Again I watch a cousin             fitted for a wedding gown

            lace and strings tightened         across the back, whale elegy

written across the spine           Fingers clasped around a bouquet

            Again the questions everyone                poses to me

when will it be my turn?           Confess—

            who’s the special         someone in my life?         Someday

I will find the right person               At the barn reception

            bride and groom dance           wind stirring blue ribbons

in the rafters, the antler chandelier                 mounted deer head

            I pitch bottles                           against a fence

in the field out back      lobbing glass

            shattering into the grass         Cigarettes flaring in the dark

couples running off into the windbreak trees               I walk barefoot

            to the edge of the lake            find a condom

-thin snakeskin             raise it to moonlight

            wonder if I am human if I am broken        frigid queer girl

the dead deer rises again                  breathing in the dark blue

            I step into water                                 peel the moon from my body

practicing love             with every mirror I can shed

From You Bury the Birds in My Pelvis (Omnidawn, 2023) by Kelly Weber. Copyright © 2023 by Kelly Weber. Used with the permission of the publisher. 

You hurt my feelings 
I say to the trees. You never 
ask me how I am I whisper 
to the breakfast taco, before 
an indelicate but determined bite. 
I miss you, I confront
the chair in the stranger’s yard. 
Your strong + silly arms. Your sin-sturdy legs. 

Why don’t you                  me I embroider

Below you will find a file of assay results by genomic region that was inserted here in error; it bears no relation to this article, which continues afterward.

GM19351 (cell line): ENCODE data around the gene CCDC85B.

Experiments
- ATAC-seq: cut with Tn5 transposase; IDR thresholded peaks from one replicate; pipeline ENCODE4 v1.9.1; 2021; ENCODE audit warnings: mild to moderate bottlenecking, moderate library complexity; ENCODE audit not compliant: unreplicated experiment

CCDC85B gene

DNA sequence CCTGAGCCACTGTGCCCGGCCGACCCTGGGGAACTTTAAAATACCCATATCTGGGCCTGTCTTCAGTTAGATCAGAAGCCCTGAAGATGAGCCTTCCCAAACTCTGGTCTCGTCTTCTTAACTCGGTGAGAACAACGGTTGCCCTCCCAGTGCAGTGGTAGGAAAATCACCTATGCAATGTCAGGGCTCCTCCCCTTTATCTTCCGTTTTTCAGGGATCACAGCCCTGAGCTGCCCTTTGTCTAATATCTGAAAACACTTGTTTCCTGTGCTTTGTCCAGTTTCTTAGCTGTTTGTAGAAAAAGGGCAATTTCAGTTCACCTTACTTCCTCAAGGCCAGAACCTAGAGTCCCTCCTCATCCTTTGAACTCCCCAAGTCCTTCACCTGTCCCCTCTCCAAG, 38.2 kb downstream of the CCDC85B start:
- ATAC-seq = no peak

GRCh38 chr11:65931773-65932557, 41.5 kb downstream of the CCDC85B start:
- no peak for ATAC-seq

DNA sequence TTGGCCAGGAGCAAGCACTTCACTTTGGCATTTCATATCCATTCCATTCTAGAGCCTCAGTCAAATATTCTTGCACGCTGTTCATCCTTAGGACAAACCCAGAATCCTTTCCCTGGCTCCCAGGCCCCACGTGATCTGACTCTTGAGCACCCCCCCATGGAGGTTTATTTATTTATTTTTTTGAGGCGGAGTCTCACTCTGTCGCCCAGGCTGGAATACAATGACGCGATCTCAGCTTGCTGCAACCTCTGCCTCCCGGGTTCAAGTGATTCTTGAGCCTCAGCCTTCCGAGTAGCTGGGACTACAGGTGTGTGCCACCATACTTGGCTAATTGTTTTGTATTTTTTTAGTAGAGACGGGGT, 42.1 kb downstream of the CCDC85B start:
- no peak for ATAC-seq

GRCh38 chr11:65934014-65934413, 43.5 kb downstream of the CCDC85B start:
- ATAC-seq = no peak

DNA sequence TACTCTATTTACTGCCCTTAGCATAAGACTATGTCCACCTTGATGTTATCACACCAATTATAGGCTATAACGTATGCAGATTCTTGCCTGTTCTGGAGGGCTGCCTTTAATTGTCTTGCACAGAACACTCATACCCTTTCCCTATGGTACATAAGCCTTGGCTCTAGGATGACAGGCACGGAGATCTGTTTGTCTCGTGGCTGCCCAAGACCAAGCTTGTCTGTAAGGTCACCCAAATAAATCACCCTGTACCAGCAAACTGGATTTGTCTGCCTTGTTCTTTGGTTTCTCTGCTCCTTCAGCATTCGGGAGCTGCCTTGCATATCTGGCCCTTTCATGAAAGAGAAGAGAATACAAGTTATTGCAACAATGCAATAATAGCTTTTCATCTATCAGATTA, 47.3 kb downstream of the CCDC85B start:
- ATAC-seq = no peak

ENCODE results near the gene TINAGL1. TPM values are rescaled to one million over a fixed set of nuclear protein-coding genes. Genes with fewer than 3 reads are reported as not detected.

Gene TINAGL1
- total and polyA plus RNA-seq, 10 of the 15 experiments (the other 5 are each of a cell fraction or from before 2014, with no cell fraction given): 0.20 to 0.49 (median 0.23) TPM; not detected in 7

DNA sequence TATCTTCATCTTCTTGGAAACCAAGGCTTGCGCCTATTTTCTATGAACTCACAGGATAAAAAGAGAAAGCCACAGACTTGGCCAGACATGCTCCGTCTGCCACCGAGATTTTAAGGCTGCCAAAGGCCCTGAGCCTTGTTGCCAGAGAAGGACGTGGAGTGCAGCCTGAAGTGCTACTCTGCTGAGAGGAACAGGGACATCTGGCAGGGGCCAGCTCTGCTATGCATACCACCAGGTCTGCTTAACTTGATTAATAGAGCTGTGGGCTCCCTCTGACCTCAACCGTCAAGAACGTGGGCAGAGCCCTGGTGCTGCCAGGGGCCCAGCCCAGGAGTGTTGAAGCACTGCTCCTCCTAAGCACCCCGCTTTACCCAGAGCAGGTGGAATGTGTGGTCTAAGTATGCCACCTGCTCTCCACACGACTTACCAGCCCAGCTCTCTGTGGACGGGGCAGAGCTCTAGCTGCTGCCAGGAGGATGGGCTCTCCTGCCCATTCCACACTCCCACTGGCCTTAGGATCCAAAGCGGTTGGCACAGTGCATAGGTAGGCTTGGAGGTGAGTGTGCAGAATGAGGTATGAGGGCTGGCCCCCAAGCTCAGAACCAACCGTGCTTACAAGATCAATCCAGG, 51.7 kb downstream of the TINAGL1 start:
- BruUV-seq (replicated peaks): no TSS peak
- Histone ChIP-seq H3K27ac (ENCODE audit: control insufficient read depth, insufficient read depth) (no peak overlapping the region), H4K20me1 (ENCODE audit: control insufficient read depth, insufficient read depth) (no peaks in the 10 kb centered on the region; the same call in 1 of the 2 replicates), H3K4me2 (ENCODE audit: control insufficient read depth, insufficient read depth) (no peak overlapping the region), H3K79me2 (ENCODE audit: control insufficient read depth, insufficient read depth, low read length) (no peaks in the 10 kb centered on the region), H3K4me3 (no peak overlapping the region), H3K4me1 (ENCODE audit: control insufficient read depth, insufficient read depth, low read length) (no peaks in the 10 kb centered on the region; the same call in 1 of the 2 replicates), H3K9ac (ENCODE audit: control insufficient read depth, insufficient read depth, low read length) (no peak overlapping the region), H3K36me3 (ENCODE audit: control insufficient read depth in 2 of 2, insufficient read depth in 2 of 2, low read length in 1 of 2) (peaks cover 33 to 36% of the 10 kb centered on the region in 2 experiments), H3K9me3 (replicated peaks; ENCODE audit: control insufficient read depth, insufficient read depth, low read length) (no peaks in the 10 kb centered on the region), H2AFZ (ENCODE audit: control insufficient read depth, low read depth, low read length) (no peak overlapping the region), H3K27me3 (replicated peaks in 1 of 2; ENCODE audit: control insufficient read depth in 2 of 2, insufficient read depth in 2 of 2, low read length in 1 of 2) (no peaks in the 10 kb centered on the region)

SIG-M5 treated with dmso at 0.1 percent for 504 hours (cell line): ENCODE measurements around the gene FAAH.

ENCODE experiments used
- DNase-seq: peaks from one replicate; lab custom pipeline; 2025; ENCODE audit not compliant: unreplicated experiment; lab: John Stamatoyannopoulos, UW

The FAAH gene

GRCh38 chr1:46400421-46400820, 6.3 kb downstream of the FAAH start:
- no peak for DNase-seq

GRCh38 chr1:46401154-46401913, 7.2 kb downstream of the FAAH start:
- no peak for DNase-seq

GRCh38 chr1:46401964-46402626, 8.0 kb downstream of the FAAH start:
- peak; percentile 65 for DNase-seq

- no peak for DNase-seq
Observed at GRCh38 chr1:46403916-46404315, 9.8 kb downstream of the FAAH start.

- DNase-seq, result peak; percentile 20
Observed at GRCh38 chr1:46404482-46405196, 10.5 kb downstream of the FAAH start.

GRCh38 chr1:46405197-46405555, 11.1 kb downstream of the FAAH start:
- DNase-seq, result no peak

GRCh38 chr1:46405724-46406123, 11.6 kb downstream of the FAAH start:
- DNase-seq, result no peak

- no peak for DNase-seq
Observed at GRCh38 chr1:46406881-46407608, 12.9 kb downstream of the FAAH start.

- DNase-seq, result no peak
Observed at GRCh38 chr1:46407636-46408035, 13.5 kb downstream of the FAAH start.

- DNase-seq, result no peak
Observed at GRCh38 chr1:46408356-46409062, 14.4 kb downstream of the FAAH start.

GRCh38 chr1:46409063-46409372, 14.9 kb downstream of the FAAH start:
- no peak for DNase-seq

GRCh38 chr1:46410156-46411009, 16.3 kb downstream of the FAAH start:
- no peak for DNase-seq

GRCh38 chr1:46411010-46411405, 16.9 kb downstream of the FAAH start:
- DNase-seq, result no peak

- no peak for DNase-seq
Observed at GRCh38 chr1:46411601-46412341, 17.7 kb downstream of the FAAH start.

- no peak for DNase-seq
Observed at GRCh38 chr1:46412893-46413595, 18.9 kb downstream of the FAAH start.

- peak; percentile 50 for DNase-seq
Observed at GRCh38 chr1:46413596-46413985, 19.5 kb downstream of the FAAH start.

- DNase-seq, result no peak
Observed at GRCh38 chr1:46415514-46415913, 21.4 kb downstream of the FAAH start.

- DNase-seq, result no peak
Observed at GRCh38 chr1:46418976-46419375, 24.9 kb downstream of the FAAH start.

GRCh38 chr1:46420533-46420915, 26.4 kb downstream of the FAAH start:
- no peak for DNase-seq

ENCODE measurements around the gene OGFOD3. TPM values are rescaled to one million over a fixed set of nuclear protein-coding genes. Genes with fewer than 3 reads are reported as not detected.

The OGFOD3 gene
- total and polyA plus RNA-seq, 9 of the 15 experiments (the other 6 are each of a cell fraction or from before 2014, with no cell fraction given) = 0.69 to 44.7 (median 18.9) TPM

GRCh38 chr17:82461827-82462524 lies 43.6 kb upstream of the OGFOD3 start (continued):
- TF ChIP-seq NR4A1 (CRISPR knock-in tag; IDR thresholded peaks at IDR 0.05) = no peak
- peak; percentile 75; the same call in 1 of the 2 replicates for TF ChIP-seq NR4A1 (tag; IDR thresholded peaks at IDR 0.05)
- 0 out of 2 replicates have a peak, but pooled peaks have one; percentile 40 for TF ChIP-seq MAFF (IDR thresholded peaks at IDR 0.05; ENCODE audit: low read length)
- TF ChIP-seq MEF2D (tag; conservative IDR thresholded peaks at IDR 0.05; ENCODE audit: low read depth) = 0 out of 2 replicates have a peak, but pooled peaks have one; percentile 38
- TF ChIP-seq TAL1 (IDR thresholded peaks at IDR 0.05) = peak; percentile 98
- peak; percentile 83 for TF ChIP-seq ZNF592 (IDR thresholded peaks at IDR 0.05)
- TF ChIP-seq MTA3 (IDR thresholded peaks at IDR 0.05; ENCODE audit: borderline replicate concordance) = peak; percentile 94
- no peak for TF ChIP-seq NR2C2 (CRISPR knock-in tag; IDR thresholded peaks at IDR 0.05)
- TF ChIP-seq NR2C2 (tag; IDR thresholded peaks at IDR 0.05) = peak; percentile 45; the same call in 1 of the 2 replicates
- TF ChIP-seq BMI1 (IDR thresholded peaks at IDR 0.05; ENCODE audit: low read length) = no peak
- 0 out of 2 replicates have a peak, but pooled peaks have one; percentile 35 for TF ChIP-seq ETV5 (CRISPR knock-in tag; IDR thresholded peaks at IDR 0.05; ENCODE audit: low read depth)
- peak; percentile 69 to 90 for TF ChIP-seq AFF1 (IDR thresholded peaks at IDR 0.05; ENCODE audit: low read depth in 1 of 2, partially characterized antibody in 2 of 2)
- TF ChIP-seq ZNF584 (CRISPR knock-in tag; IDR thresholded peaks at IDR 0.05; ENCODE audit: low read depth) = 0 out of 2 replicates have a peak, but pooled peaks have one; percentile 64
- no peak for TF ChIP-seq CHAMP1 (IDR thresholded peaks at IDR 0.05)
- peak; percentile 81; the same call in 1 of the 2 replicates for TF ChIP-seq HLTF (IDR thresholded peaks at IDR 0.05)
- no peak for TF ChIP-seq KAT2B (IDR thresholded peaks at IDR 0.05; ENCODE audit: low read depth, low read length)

in green thread onto a yellow t-shirt 
on sale (jk I don’t do that. I pur-
chase bananas and toothpaste). Oh, 
is this where you go? I murmur 
to my car, who has a secret name. 

Can you hear me? I gesture
mutely to the parking lot. The trees
do not answer; they’re trees, 
                        and know better. 

Copyright © 2023 by Tarfia Faizullah. Originally published in Poem-a-Day on August 1, 2023, by the Academy of American Poets. 

If you could know the empty ache of loneliness,
          Masked well behind the calm indifferent face
Of us who pass you by in studied hurriedness,
          Intent upon our way, lest in the little space
Of one forgetful moment hungry eyes implore
          You to be kind, to open up your heart a little more,
I’m sure you’d smile a little kindlier, sometimes,
          To those of us you’ve never seen before.

If you could know the eagerness we’d grasp
          The hand you’d give to us in friendliness;
What vast, potential friendship in that clasp
          We’d press, and love you for your gentleness;
If you could know the wide, wide reach
          Of love that simple friendliness could teach,
I’m sure you’d say “Hello, my friend,” sometimes, 
          And now and then extend a hand in friendliness to each.

This poem is in the public domain. Published in Poem-a-Day on March 7, 2021, by the Academy of American Poets.